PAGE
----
We could start with why a hermit-like London writer, steeped in research about Victorian-era killers and afraid of being murdered himself, would keep his ratty flat in near total darkness. But the dreary, loud, amateurish horror-comedy “A Fantastic Fear of Everything” starring Simon Pegg as said author, isn't terribly interested in logic. Or continuity. Or filmmaking acumen. Or, most glaringly, laughs. Writer/director Crispian Mills, a rock musician making his feature directing debut, starts with an interminable set-up in which a bushy-haired Pegg -- in bathrobe and briefs and evincing a sort of reverse charm from his engaging turns in pal Edgar Wright's movies (“Shaun of the Dead,” “The World's End”)
ENTERTAINMENT
August 22, 2013 | By Mark Olsen
August has been a particularly rich month for movies that fall between the mindless, overblown summer superhero blockbusters and the polished prestige of the super-serious Oscar brigade to come. Edgar Wright's "The World's End" is the right movie for this moment, a comedy with action and wow-factor effects that's also tinged by regret, a light sadness and a lacerating self-awareness. Even for its flaws, it is hard to ask for more from a late summer movie than "The World's End. " The film finds the director collaborating again with Simon Pegg and Nick Frost, the trio having burst on the scene with their zombie pastiche "Shaun of the Dead" and cop sendup "Hot Fuzz.
ENTERTAINMENT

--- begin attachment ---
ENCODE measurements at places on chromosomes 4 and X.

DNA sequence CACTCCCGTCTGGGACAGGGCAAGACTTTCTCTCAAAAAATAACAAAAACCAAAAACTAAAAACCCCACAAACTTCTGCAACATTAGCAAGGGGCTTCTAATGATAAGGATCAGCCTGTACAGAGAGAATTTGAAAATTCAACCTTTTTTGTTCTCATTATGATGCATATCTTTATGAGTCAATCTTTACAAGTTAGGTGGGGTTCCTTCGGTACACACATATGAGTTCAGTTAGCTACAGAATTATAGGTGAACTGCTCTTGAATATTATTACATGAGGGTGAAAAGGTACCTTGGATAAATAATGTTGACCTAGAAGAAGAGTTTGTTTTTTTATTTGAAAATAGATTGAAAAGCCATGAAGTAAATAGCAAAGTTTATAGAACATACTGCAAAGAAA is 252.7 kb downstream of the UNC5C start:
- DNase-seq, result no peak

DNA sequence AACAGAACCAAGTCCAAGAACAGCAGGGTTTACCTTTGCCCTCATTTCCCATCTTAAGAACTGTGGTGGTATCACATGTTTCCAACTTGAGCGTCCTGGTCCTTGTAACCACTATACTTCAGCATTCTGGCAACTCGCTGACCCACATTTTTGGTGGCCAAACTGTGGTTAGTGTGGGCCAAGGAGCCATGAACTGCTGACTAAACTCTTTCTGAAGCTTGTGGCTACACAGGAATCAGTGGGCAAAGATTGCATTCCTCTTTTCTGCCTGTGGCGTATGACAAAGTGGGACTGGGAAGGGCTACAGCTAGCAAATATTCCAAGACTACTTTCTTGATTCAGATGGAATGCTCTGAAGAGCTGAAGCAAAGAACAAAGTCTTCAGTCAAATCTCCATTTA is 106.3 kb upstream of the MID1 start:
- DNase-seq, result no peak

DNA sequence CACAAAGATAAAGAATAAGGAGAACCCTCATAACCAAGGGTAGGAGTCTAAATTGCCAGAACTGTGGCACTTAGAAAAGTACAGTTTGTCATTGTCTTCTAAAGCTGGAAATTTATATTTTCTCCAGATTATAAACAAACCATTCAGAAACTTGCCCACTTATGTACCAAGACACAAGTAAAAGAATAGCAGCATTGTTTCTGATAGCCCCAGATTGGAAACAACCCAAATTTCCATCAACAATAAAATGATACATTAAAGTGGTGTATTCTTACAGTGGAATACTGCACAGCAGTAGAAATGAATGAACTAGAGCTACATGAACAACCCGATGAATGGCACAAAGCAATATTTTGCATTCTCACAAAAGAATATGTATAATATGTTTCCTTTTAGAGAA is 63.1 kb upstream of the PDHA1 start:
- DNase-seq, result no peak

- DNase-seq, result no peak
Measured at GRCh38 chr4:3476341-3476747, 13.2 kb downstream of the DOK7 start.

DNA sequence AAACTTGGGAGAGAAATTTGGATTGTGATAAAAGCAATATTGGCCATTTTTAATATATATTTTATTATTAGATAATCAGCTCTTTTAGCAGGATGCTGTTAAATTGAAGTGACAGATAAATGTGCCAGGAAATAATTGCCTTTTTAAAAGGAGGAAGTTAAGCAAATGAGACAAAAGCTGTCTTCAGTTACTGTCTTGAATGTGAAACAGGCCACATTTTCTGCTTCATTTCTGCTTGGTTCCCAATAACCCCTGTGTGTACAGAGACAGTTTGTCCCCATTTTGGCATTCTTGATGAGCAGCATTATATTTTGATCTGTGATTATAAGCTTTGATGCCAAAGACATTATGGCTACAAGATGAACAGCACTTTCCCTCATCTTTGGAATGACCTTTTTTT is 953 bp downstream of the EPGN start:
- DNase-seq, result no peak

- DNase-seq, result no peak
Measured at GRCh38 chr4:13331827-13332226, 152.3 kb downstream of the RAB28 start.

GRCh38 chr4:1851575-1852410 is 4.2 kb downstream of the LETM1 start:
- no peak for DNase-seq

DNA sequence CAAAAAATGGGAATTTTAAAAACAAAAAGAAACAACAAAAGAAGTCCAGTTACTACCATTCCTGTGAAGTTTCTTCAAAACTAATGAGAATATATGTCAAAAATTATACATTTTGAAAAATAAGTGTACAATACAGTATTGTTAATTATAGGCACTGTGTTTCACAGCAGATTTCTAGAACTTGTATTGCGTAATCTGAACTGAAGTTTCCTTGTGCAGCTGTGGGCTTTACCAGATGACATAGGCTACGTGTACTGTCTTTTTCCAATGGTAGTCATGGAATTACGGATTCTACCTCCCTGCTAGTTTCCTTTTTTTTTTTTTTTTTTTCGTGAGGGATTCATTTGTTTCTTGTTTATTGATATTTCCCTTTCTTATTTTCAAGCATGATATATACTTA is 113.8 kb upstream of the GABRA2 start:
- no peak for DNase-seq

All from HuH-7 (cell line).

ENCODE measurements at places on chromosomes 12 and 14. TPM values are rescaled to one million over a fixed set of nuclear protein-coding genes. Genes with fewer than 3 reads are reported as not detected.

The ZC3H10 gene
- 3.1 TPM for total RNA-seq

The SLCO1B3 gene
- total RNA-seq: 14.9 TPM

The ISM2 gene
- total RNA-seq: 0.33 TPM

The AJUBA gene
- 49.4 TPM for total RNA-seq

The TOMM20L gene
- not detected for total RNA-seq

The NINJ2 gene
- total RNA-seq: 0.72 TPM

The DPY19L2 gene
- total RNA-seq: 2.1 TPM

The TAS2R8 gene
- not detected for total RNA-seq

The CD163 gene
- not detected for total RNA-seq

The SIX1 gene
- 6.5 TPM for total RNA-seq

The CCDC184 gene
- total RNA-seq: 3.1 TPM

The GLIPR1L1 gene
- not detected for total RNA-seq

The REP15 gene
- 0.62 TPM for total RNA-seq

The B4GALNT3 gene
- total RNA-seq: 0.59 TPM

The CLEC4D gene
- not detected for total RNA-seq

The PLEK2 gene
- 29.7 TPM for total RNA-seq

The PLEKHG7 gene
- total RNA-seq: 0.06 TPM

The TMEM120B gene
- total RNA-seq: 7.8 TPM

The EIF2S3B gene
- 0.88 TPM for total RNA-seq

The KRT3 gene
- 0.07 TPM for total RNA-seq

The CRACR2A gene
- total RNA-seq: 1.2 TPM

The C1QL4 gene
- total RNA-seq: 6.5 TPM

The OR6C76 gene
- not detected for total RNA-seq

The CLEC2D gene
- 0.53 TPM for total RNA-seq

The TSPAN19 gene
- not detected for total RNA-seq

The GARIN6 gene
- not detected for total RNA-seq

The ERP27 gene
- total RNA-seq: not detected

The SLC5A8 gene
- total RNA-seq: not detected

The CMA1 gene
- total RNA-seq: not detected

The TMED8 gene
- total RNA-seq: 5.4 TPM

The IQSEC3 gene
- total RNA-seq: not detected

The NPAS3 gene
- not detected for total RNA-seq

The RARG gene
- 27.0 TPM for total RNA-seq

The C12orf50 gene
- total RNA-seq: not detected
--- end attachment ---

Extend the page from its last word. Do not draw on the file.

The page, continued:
August 17, 2013 | By Glenn Whipp
Labor Day is almost here and we're deep enough into the calendar year that when a film critic declares a picture to be "light-years the most entertaining movie of the year," we sit up and take notice -- even if the year as a whole has been almost entirely bereft of "entertaining" movies, or, at least, the kind of movies that aspire to merely entertain and not make you dwell on tragedy ("Fruitvale Station"), the emptiness of our culture ("The Bling Ring") or the struggles that come with aging and evolving with someone you love ("Before Midnight")
ENTERTAINMENT
May 7, 2013 | By Amy Kaufman and Julie Makinen
Directors, actors and animation fans of all stripes saluted Ray Harryhausen on Tuesday as news of the visual effects pioneer's death reached Hollywood. Harryhausen, the stop-motion animator of such classics as 1955's "It Came From Outer Space," 1958's "The 7th Voyage of Sinbad," 1963's "Jason and the Argonauts" and 1981's "Clash of the Titans," created Dynamation -- a technique that allowed models to be integrated into live-action films. His work inspired many who are driving the special-effects laden filmmaking that dominates in Hollywood today.
ENTERTAINMENT
February 5, 2012
SUNDAY The New York Giants, the New England Patriots, Madonna: The first one plays the second and the third headlines the halftime show at "Super Bowl XLVI" in Indianapolis. And in between? Commercials, commercials, commercials! (NBC, 3 p.m.) Speaking of Madonna — or rather, another fashion-forward dance-pop diva of more recent vintage — the special "Chasing Gaga" charts the rags-to-meat-dress rise of one Stefani Joanne Angelina Germanotta, better known as Lady Gaga. (TV Guide, 9 p.m.)